I'd be more worried about the pigeon walking around on the hot pipes.
I would agree with that. I had the passenger side header in my hands and was able to inspect it carefully and I saw no other evidence of any potential failure. The metal we cut around the hole, was intact. Also, I have not heard of anyone else with any problems with the headers.There is probably noting wrong with the material in the headers
:zwthstpd:There is probably noting wrong with the material in the headers, but all know that you should not put water on hot steel. It may crack. Thanks for the information about the drain of the AC.
Even the best steel will fatigue under the conditions described by GoldBird.Hmmm I wonder if they were made from CHEAP China steel
I bet it is a pain with the 4.6l in the way.....I tell you though, even with all the open room I have, it took me quite a few hours...err days to fit mine.Thanks for the heads up Mike. I'm sure no one wants to pull their headers...what a royal pain.
I guess I don't need to worry since I have no ac on my motor.
Right you are, I didn't even see that. Due to the angle that the camera was at, I'm not sure the firewall is 6-8 inches from the hole, but it sure appears to be forward of the hole. The camera was not pointed straight down, so the perspective is scewed.Judging by the first picture, I have to disagree with your diagnosis. That first pic shows both the hole in the primary tube as well as the A/C drain on the dash, and you can see that the hole is a good 4-6" forward of the firewall.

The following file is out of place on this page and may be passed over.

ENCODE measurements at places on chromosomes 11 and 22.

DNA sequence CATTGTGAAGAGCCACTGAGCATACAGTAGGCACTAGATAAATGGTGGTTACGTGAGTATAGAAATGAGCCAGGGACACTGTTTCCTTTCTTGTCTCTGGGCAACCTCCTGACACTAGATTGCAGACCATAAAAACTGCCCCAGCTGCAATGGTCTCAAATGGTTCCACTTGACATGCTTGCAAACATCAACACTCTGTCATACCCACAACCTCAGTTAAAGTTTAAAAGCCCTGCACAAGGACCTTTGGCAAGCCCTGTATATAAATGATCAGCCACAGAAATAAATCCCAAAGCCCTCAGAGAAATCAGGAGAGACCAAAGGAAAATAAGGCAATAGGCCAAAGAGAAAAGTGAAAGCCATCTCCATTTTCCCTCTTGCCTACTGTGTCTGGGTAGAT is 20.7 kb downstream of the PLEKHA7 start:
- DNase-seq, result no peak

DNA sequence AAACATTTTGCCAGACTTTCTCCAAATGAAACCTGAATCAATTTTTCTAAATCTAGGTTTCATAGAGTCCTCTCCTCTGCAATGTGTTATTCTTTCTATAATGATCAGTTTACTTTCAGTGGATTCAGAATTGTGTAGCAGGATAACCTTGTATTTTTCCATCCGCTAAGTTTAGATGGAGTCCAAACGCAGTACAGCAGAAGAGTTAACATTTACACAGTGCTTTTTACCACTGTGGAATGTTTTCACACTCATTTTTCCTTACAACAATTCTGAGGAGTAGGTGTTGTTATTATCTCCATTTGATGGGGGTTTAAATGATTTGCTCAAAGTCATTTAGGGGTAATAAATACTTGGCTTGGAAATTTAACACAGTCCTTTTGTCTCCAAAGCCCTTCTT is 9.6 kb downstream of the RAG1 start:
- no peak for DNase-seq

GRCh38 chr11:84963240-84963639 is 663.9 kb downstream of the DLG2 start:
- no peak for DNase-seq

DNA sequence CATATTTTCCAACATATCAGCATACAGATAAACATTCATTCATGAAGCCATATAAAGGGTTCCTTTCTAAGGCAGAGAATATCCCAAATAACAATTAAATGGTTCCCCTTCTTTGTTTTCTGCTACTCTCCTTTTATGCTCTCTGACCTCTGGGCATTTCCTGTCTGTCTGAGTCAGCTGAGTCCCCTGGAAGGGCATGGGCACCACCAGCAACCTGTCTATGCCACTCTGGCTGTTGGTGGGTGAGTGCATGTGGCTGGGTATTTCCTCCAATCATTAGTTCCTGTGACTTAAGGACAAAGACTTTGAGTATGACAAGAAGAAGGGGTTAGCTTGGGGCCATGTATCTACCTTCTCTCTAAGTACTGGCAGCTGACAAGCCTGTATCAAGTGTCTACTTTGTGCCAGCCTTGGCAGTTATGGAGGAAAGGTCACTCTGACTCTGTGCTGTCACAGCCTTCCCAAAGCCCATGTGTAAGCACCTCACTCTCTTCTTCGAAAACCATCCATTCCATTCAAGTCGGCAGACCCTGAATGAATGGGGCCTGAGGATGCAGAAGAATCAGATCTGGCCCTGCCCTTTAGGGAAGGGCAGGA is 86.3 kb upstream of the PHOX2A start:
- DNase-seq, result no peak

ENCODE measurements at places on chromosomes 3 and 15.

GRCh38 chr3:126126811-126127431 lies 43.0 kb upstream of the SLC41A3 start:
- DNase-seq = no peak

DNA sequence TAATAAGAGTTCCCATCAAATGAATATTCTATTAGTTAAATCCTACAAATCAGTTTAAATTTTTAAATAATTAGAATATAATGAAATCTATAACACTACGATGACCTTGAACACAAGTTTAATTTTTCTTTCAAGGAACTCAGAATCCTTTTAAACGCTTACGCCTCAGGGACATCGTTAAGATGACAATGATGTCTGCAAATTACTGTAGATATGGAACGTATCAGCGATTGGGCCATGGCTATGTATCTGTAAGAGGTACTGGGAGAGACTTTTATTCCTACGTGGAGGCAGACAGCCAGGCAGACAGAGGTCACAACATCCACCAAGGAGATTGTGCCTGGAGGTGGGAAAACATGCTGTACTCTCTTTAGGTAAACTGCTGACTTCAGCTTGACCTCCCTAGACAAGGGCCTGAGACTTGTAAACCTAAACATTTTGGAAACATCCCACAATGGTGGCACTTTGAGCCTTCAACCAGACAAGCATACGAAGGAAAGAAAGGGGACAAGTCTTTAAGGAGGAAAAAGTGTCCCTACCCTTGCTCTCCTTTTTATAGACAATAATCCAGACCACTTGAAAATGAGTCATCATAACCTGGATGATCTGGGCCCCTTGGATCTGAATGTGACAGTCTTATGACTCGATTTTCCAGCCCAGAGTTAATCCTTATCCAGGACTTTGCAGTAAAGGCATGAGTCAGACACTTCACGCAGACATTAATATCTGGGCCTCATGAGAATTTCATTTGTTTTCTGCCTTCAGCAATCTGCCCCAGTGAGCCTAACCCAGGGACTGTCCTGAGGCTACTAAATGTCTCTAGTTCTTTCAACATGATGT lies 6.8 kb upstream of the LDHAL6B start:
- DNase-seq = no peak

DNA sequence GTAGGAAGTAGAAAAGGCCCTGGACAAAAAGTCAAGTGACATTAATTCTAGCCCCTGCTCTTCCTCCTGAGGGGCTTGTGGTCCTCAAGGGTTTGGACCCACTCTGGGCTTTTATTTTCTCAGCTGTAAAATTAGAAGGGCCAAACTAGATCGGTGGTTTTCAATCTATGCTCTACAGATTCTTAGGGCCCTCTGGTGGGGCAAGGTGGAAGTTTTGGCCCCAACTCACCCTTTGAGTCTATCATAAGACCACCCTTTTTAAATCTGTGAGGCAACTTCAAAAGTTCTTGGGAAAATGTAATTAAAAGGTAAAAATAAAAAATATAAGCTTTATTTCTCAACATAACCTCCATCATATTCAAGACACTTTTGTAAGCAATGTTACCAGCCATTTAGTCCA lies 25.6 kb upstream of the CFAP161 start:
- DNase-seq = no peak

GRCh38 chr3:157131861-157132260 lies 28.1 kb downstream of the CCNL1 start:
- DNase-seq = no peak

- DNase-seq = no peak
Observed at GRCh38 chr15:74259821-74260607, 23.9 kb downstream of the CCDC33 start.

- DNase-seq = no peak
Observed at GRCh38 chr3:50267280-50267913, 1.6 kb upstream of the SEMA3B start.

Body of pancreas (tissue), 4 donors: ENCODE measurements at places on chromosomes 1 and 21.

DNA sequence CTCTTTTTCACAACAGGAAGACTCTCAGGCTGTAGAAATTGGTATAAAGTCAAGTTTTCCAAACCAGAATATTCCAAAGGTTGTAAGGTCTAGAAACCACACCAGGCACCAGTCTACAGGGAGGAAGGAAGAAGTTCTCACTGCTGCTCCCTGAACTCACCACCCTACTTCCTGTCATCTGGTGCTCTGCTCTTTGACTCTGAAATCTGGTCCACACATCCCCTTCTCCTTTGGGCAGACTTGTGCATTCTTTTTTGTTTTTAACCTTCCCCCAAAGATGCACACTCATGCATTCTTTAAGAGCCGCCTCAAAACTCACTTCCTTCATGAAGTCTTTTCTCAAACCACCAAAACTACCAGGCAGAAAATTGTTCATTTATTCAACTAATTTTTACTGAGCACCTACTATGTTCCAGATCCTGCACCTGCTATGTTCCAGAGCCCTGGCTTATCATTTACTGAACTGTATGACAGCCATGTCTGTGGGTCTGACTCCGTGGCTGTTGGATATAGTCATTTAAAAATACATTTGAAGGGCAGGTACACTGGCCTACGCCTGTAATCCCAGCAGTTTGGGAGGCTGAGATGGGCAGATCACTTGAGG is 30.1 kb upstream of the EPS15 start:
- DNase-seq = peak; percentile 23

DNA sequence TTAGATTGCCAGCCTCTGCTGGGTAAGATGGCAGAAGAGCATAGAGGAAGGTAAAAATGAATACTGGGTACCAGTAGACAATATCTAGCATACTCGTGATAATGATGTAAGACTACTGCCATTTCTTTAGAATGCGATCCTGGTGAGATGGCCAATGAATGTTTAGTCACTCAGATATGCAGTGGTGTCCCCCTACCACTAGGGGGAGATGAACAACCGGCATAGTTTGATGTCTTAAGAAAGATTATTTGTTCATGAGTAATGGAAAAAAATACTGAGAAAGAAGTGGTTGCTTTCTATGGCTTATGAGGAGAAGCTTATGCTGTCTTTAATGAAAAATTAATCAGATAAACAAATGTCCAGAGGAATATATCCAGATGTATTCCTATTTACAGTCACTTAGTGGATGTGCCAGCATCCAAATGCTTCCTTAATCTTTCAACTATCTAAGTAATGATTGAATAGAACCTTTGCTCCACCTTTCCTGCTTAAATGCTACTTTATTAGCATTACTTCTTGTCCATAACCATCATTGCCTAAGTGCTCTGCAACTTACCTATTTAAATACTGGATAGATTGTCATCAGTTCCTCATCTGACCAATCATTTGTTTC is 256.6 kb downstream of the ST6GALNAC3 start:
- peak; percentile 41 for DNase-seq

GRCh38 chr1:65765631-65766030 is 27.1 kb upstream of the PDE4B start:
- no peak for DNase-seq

Assuming my theory is correct, and I'm not sure it is, it's the cooling process that stressed the metal, not the actual water hitting the metal. I'm thinking that when the water hit the tube, the coating lost heat to the water, the metal underneath lost heat to the coating, causing contraction, that would be the cooling process caused by evaporation. The coating may have slowed or mitigated the cooling somewhat, but ultimately if the water evaporates, the surface it hits will lose heat, and in turn, so will everything in contact with the surface losing heat. I mean, that's just the cooling process in general, material doesn't gain cool, it loses heat, and heat travels from hot material to cooler material. But that comes from someone with only an undergraduate degree in chemistry, I'm sure there's someone out there more qualified chemistry or physics or metallurgy than I that can explain or discredit the theory.jet-hot coating didnt help either?
I'm sure you're right, but I can't check it 'til it's back together. I knew the water hit the header somewhere. There are no other marks anywhere on the header, and with it in my hands, I couldn't really tell where the hole lined up in relation to the firewall....I'd also have to dis-agree, the drip normally lands on the spot where the tubes connect and even if it was reciving a daliy drip you would see the witness mark.
Now that explanation never occurred to me. There's no corresponding hole in the top of the hood, thoughLooks like a bullet hole to me.
... and you need to go back to skool school...BTW, Your welder needs to go back to welding skool!